“If the rumours about the agreement reached between the EU and the Mercosur countries were confirmed, I would not be satisfied and I would be concerned about the negative repercussions. Especially if our market would be open to Mercosur products in sensitive sectors such as rice and poultry.” This is what the Italian Minister of Agriculture Gian Marco Centinaio said after the announcement of the trade agreement between the European Union and the South American countries – Brazil, Argentina, Uruguay, and Paraguay – which is in its final stages.
“We will oppose in all places – said Centinaio -. We will not allow our farmers and our food supply chain to be penalized. We are not against international trade agreements. We are against the deals that do not protect our products whose quality standards are very different from those of other countries outside the EU. We are also very perplexed about the possible advantages for exports of Italian olive oil, pasta, and cheese. We will continue to ask for the widest possible guarantees, including the total recognition and protection of our PDO and PGI products.”
THE AGREEMENT WITH MERCOSUR AND ITALY’S CONCERN
The trade agreement between the European Union and the Mercosur countries (with over 260 million consumers) is causing concern to several Italian agri-food producers organizations, starting with Cia-Agricoltori Italiani. “The risk for Italy is to be submerged by South American agri-food products – explains the association -. The EU has the highest standards in terms of food safety, as well as health and animal welfare, that guarantee the success of European food products in the world. It would be harmful to compete with products that do not respect the principles of reciprocity of Community rules.”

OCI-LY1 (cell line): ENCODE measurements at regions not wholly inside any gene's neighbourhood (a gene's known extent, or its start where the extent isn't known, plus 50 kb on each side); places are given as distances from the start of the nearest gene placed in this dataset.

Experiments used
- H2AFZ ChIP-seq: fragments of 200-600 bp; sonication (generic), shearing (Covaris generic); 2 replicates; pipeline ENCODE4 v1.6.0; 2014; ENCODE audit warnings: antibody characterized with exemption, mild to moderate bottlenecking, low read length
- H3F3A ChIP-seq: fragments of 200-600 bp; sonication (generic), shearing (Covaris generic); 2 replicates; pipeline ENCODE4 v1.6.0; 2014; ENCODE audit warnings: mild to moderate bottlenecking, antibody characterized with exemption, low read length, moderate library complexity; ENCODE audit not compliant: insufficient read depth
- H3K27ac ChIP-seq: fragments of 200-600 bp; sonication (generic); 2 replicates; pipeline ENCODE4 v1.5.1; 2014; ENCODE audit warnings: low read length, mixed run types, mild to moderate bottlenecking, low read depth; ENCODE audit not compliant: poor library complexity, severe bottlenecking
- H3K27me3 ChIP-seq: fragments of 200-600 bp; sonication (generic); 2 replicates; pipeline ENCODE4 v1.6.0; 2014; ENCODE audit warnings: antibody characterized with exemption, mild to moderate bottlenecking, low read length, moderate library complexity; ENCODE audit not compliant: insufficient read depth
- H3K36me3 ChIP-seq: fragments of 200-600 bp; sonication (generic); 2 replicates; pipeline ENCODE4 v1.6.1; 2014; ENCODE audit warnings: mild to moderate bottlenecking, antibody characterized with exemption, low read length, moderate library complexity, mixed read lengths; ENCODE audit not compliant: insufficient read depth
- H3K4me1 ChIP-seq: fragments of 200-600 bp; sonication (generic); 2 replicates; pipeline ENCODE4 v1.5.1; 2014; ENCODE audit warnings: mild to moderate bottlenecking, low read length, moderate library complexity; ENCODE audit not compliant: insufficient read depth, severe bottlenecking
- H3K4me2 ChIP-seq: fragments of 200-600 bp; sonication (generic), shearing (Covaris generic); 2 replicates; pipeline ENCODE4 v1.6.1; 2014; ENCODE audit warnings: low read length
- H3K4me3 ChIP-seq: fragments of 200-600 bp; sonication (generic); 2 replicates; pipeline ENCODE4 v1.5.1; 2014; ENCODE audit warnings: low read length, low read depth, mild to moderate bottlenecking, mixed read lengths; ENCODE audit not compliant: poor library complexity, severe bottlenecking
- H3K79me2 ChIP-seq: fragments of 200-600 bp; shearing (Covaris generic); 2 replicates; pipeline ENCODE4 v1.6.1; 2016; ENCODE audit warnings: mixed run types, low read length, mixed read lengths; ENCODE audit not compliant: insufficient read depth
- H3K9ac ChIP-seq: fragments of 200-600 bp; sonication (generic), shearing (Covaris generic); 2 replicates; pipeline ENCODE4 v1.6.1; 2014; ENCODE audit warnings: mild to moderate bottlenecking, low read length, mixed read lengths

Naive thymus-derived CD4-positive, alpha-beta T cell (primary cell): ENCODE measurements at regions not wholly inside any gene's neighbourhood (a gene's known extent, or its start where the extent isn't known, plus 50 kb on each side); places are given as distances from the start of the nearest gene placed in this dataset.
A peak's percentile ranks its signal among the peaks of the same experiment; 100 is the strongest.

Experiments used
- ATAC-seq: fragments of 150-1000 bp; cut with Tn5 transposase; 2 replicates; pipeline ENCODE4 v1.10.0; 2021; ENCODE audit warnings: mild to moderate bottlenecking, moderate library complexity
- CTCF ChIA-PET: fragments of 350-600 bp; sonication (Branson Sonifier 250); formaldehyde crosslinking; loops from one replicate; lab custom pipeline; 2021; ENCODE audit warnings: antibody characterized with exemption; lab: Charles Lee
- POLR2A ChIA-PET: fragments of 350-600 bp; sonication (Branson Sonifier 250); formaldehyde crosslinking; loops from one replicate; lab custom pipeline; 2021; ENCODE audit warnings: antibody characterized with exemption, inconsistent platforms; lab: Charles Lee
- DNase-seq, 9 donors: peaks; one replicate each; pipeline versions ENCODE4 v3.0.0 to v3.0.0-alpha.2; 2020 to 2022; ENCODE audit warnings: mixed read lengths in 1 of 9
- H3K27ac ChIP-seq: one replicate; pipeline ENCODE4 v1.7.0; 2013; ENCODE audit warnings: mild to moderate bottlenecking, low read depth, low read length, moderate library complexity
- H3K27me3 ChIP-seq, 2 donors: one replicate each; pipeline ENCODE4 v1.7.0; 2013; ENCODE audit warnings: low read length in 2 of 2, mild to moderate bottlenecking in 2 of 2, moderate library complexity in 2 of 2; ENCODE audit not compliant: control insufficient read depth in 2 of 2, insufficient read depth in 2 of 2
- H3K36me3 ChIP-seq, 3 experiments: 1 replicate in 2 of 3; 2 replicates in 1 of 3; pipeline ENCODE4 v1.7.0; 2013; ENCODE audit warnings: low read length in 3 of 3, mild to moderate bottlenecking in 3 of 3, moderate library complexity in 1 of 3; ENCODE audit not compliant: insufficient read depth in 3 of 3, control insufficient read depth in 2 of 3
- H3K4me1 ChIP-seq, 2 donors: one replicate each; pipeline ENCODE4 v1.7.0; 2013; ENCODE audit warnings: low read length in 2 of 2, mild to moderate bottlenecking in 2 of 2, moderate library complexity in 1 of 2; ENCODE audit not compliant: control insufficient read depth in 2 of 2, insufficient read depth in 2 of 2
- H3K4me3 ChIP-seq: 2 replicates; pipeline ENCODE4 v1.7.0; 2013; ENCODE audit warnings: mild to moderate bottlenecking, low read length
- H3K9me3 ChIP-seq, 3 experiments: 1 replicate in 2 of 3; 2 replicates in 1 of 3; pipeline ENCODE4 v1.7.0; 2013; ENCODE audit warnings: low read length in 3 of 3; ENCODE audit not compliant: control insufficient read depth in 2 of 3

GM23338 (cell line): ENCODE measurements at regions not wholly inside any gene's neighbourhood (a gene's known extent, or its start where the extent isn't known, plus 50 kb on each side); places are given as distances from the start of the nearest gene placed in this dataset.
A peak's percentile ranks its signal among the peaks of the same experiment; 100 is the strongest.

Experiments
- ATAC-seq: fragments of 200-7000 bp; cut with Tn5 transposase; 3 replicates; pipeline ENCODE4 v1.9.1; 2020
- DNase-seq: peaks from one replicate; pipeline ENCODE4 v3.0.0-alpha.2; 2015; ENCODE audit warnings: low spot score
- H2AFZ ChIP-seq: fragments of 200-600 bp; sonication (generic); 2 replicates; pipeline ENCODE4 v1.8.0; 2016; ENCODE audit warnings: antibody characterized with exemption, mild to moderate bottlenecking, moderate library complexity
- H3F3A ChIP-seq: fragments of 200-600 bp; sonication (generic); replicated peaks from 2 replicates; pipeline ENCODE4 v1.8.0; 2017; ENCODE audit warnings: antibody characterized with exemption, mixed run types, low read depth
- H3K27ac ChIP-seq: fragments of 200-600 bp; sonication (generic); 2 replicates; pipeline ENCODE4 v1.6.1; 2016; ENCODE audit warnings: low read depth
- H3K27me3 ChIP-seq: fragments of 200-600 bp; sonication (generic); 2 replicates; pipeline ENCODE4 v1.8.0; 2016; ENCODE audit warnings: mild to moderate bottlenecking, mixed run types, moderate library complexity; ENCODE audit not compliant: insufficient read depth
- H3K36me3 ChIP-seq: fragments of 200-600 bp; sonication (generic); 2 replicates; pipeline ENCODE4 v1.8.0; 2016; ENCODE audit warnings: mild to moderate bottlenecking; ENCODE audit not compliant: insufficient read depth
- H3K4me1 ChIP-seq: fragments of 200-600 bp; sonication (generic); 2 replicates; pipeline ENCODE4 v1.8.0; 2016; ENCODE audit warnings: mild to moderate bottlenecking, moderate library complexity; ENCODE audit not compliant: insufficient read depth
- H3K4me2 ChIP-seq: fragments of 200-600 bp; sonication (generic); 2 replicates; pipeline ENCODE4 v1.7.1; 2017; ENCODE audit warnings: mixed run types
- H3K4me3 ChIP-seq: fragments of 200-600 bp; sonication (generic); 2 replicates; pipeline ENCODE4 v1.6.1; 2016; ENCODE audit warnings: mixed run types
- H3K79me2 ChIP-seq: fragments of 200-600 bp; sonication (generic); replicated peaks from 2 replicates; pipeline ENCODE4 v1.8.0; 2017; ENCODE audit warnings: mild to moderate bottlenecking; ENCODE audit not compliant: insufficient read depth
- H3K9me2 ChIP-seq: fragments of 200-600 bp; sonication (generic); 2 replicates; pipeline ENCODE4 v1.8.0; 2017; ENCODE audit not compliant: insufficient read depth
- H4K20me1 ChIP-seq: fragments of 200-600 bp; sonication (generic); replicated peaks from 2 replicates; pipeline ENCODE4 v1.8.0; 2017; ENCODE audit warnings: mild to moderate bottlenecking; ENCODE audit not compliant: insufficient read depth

According to Copagri president Franco Verrascina, the agreement “risks being dangerous for the import of beef, but also oranges, wine, oil, sugar, pasta and dairy products. All these products are likely to be used as barter goods for the benefit of machinery, chemicals and pharmaceuticals, which hold the largest shares of EU exports to Mercosur”. Europe is Mercosur’s largest trading partner, with over 20% of total trade in 2018, but also the largest exporter in the South American bloc, which is worth 45 billion euros in 2018. Mercosur, in fact, is the seventh largest world economy and the fifth largest market outside the EU.
DAIRY AND WINE IN THE SPOTLIGHT
“Although this agreement aims to eliminate export duties on a large number of EU food products, such as milk products (which currently face tariff barriers of 28%) and wines (for which tariff barriers stand at 20%), particular attention should be paid to any new trade concessions and to assessing the conditions imposed on the imports of agri-food products. Especially on tariff and non-tariff barriers,” added the President of Copagri.